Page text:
Isolation and biological characterization of non-B HIV type 1 from Kenya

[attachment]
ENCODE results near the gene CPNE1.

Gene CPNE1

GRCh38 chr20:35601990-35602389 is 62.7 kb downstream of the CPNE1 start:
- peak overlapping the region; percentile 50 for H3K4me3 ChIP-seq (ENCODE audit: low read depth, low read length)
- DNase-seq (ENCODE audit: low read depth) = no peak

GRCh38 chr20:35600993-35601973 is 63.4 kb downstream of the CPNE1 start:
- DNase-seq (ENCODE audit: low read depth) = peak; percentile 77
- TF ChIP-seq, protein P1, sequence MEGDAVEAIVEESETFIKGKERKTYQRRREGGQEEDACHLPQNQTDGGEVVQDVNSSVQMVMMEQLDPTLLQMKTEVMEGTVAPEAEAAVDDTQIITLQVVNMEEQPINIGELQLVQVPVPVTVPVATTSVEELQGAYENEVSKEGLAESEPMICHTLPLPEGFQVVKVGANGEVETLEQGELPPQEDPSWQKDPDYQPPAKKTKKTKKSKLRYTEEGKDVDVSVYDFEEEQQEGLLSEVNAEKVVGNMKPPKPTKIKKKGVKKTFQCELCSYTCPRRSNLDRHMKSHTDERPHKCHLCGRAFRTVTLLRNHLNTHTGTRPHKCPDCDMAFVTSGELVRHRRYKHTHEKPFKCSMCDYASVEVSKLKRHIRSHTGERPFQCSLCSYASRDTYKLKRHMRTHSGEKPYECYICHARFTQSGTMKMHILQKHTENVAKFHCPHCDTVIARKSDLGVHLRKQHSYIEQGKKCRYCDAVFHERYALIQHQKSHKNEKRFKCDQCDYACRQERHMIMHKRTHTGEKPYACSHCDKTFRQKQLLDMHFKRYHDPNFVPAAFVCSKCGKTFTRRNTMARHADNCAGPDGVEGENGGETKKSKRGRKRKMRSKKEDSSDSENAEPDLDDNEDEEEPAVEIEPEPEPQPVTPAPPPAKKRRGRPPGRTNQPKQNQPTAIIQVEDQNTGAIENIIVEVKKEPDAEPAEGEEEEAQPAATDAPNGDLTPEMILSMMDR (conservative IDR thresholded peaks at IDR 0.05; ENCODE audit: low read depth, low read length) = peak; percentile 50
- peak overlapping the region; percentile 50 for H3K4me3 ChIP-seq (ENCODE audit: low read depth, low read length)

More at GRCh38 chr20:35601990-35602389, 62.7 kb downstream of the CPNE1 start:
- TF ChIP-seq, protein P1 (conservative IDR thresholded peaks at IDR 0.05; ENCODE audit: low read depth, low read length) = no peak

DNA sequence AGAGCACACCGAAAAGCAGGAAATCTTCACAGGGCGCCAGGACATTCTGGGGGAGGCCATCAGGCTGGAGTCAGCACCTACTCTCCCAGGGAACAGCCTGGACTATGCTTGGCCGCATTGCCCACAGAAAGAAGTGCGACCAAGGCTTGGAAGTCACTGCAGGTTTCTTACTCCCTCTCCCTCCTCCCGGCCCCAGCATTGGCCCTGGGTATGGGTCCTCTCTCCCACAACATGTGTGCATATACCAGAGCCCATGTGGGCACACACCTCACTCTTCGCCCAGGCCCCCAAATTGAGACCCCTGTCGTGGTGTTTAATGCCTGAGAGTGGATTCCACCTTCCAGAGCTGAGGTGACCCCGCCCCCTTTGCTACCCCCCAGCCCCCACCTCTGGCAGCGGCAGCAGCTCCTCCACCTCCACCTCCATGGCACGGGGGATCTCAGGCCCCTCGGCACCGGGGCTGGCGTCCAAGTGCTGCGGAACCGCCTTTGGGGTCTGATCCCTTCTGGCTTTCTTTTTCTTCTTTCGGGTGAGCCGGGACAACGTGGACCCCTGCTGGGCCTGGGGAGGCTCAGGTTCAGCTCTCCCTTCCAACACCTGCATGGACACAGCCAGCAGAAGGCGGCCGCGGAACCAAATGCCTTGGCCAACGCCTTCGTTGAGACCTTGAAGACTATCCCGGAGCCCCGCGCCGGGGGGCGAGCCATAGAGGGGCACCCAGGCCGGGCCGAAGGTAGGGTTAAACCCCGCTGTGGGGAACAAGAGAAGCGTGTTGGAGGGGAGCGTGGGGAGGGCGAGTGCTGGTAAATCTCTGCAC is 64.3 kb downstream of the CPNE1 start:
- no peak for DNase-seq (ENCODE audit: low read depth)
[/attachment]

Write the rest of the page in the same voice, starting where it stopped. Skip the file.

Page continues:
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The isolation and characterization of primary strains of human immunodeficiency virus (HIV) is a vital tool for assessing properties of viruses replicating in HIV-infected subjects. HIV-1 isolation was carried out from 30 HIV-1-infected patients from a Comprehensive Care Clinic (CCC) after informed consent. Virus was successfully isolated from 9 out of the 30 samples investigated. Seven of the isolates were from drug-naive patients while two were from patients on antiretroviral drugs. The isolates were biologically phenotyped through measurement of the syncytium-inducing capacity in MT2 cells. Six of the isolates exhibited syncytia induction (SI) associated with CXCR4 coreceptor usage while three of the isolates were non-syncytia-inducing (NSI) isolates associated with CCR5 coreceptor usage. In addition, the replication capacity of the isolates was further determined in established cell line CD4(+) C8166. Indirect immunofluorescence assay was used to check the antigen expression on the cells as a supplementary test. HIV-1 isolation success was 70% (7/10) and 20% (2/20) in naive and drug-experienced patients, respectively. The majority of the viral isolates obtained (6/9) were of the SI phenotype, though SI virus strains are rare among non-B subtypes. A significant correlation between virus isolation success and viral load was established. Coreceptor use data for heavily treatment-experienced patients with limited treatment options are scanty and this is the group with perhaps the most urgent need of novel antiretroviral agents.